May 19, 2024

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“Swallowing Difficulties” May Serve as Early Warning Signs of Parkinson’s Disease

“Swallowing Difficulties” May Serve as Early Warning Signs of Parkinson’s Disease



“Swallowing Difficulties” May Serve as Early Warning Signs of Parkinson’s Disease.

Recent research published in the journal “Gut” suggests that gastrointestinal issues such as constipation, swallowing difficulties, and irritable bowel syndrome (IBS) might be early indicators of Parkinson’s disease.

Gastrointestinal symptoms have been recognized as potential precursors to neurological conditions like strokes or cerebral aneurysms, as well as Alzheimer’s disease, following the “Braak hypothesis” that suggests intestinal disorders could also precede Parkinson’s disease.

 

"Swallowing Difficulties" May Serve as Early Warning Signs of Parkinson's Disease.

 

 

A new study indicates that certain gastrointestinal conditions, including constipation, swallowing difficulties, and non-diarrheal irritable bowel syndrome, could be harbingers of Parkinson’s disease. The research analyzed data from the U.S. healthcare records network and found that these digestive problems were more common among patients diagnosed with Parkinson’s disease before the onset of the disease.

 

To validate this hypothesis, researchers used data from the U.S. National Healthcare Records Network (TriNetX) to compare 24,624 patients diagnosed with idiopathic Parkinson’s disease to those diagnosed with other neurological conditions—Alzheimer’s disease (19,046 individuals) or cerebrovascular diseases (23,942 individuals)—or those without the aforementioned conditions (24,624 individuals, the control group).

 

Patients with Parkinson’s disease were matched with patients from the other groups in terms of age, gender, race, ethnicity, and time of diagnosis, allowing for a comparison of the frequency of gastrointestinal disorders in their electronic health records over an average of 6 years before the diagnosis of Parkinson’s disease.

 

Subsequently, researchers tested the same hypothesis in various ways, categorizing all adults with any of the 18 gastrointestinal diseases in the network into separate groups, each representing a specific ailment. These groups were paired with individuals without any specific gastrointestinal disease and monitored for 5 years through their medical records to see how many developed Parkinson’s disease or other neurological conditions. Both analyses indicated an increased risk of Parkinson’s disease with four gastrointestinal conditions.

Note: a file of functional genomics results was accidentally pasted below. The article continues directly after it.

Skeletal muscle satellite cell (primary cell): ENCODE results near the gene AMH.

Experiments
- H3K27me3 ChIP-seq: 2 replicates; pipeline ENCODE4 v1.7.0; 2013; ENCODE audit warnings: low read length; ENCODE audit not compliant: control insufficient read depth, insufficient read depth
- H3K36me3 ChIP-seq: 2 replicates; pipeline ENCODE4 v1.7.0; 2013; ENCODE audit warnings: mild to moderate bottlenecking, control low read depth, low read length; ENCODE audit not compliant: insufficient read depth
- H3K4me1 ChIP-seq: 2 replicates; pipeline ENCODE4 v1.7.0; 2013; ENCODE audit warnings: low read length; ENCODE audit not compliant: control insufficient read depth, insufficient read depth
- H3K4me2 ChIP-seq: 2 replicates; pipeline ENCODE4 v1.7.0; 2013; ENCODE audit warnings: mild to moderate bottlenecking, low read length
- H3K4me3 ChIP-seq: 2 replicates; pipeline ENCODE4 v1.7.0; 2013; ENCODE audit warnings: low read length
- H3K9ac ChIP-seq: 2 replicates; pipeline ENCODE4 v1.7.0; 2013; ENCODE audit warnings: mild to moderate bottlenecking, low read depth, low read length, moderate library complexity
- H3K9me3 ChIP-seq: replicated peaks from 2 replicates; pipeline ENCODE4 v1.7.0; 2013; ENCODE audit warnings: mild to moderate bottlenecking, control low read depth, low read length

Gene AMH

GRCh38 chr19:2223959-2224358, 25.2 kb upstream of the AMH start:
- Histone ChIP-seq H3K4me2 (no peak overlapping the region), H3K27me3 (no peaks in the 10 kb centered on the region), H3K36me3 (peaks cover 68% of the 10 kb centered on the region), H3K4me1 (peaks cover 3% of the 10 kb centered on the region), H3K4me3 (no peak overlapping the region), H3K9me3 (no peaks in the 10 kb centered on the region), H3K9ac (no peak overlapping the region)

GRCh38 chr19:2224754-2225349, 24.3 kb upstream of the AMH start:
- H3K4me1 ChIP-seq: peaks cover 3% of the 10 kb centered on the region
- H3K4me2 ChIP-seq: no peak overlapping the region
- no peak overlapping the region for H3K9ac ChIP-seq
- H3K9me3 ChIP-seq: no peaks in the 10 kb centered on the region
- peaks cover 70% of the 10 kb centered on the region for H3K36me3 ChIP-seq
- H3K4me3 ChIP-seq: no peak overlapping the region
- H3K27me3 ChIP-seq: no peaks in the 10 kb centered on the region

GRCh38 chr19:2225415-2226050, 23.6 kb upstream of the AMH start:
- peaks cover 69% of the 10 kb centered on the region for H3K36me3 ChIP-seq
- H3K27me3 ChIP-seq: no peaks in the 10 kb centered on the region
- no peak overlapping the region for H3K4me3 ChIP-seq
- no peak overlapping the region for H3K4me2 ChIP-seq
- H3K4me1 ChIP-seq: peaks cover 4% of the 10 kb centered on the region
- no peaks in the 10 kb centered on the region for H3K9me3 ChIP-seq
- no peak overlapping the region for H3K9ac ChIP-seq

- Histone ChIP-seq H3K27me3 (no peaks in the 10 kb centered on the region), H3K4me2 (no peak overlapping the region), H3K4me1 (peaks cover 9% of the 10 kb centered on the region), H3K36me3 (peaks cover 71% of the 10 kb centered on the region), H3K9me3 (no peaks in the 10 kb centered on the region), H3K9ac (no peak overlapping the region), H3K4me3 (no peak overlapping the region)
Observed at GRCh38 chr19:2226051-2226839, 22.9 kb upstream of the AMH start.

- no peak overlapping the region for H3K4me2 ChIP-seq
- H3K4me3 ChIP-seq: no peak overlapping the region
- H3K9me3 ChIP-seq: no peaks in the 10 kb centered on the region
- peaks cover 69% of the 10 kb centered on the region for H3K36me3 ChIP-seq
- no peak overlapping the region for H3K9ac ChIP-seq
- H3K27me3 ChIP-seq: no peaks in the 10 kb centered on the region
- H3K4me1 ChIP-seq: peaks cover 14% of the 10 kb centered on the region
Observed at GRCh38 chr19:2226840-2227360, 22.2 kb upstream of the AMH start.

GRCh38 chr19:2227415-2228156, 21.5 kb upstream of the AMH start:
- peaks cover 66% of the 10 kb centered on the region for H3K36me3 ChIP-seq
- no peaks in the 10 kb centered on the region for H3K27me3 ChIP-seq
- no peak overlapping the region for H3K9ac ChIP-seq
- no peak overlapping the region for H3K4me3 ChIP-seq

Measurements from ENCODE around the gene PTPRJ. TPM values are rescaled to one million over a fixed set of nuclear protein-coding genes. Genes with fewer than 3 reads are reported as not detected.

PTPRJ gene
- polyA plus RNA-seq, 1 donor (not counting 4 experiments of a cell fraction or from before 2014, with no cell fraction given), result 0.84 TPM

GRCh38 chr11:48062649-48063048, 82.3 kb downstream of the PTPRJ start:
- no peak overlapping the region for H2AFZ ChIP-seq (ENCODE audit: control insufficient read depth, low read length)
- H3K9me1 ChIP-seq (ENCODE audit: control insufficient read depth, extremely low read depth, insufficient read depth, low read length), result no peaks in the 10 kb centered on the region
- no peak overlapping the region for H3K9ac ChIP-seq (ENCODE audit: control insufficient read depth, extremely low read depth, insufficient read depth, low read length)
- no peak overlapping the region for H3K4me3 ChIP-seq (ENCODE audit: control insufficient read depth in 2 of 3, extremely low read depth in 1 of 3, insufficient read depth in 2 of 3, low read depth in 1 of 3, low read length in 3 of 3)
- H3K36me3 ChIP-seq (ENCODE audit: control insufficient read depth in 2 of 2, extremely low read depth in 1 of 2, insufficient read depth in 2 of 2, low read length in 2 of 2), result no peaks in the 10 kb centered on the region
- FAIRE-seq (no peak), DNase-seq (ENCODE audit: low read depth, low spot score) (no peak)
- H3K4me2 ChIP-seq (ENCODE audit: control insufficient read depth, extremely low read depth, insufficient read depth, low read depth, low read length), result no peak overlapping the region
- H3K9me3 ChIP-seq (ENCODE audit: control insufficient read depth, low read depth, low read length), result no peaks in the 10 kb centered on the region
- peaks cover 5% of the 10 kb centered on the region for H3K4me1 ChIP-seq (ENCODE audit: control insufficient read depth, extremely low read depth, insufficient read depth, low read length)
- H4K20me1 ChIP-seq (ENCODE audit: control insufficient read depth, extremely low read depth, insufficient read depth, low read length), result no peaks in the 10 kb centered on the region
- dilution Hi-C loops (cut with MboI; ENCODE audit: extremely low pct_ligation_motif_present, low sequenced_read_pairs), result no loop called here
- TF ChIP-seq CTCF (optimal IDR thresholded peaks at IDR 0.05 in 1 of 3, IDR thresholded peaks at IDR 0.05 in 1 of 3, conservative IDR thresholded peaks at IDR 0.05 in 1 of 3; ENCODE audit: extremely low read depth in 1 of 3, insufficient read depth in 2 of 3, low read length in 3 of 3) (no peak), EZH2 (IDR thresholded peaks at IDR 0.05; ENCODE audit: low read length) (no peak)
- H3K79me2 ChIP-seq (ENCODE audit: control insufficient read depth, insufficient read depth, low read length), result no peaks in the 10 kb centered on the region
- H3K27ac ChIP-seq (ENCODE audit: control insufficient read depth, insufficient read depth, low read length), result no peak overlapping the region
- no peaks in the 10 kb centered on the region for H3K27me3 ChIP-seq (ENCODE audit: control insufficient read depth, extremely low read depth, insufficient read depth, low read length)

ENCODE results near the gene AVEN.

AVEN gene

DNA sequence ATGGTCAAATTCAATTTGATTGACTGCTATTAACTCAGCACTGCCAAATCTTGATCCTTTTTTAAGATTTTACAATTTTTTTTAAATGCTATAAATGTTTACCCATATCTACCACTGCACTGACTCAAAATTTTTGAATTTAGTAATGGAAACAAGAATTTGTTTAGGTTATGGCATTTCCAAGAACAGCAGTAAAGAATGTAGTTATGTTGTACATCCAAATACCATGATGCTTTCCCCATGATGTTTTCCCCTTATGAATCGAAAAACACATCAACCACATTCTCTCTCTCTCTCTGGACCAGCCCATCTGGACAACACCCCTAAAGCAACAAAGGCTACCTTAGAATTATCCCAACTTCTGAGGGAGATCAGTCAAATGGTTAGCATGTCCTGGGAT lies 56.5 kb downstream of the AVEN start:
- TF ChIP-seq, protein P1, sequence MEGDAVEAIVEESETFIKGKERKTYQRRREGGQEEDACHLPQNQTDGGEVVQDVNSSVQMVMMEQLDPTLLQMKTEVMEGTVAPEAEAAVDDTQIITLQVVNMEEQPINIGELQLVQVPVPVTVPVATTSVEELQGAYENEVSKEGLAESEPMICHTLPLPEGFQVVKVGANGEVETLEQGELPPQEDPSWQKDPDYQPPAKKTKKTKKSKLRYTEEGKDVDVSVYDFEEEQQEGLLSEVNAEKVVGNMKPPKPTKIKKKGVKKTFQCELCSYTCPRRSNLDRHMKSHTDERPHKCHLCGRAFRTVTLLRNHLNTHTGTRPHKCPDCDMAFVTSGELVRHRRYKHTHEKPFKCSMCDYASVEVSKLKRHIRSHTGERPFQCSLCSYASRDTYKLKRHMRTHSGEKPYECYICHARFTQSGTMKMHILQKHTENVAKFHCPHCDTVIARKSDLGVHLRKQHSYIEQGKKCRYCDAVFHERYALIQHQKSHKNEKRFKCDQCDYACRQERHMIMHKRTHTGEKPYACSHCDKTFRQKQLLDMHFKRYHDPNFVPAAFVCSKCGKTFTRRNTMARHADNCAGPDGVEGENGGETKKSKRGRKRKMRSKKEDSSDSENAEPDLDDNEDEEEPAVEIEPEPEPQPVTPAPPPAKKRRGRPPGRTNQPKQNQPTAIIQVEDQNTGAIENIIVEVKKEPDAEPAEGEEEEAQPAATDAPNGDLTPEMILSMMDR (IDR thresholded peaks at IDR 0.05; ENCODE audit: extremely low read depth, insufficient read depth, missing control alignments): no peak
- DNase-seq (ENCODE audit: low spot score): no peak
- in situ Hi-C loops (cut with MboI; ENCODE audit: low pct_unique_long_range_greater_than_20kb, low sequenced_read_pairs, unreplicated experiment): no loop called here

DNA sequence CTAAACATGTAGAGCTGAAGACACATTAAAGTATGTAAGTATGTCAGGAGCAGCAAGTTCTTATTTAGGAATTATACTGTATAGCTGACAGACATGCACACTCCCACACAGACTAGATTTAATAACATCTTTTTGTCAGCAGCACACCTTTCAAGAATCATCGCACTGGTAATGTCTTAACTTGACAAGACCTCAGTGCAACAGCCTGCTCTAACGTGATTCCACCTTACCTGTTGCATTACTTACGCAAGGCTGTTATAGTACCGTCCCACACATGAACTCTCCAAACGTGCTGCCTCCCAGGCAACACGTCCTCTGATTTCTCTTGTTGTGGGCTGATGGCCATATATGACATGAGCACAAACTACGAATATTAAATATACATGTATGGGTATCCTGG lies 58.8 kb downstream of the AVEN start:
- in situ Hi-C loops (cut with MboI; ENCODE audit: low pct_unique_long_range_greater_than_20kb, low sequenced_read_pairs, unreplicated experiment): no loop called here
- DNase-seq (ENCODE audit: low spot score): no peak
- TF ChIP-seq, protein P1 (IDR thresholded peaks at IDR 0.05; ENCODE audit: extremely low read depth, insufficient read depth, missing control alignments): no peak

Specifically, delayed gastric emptying, swallowing difficulties, and constipation were associated with over a doubling of the risk of developing Parkinson’s disease within 5 years before the definitive diagnosis, while non-diarrheal irritable bowel syndrome was associated with a 17% increased risk.

 

Researchers noted that the removal of the appendix appeared to have a protective effect, raising questions about the potential role of the appendix in the disease process leading to Parkinson’s. Inflammatory bowel disease and vagotomy surgery (the removal of all or part of the vagus nerve to treat peptic ulcers) were not associated with an elevated risk.

 

Some other gastrointestinal issues, including functional dyspepsia (unexplained stomach burning or fullness), irritable bowel syndrome with diarrhea, and diarrhea with fecal incontinence, were also more common among Parkinson’s disease patients. However, these conditions were also more prevalent before the onset of Alzheimer’s disease or cerebrovascular diseases.

 

This was an observational study, and therefore, causation cannot be determined. Researchers also highlighted certain limitations of their study, including the relatively short monitoring period and potential incompleteness of diagnostic information in electronic health records.

 

Nevertheless, they concluded, “This study provides, for the first time, substantial observational evidence that clinical diagnoses of not only constipation but also swallowing difficulties, gastroparesis, and non-diarrheal irritable bowel syndrome may be particularly predictive of subsequent Parkinson’s disease development.”

 

They added, “These findings warrant vigilance for [gastrointestinal] syndromes in high-risk individuals for Parkinson’s disease and emphasize the need for further investigation of [gastrointestinal] antecedents of Alzheimer’s disease and cerebrovascular diseases.”

 

 

 

 

“Swallowing Difficulties” May Serve as Early Warning Signs of Parkinson’s Disease

(source:internet, reference only)


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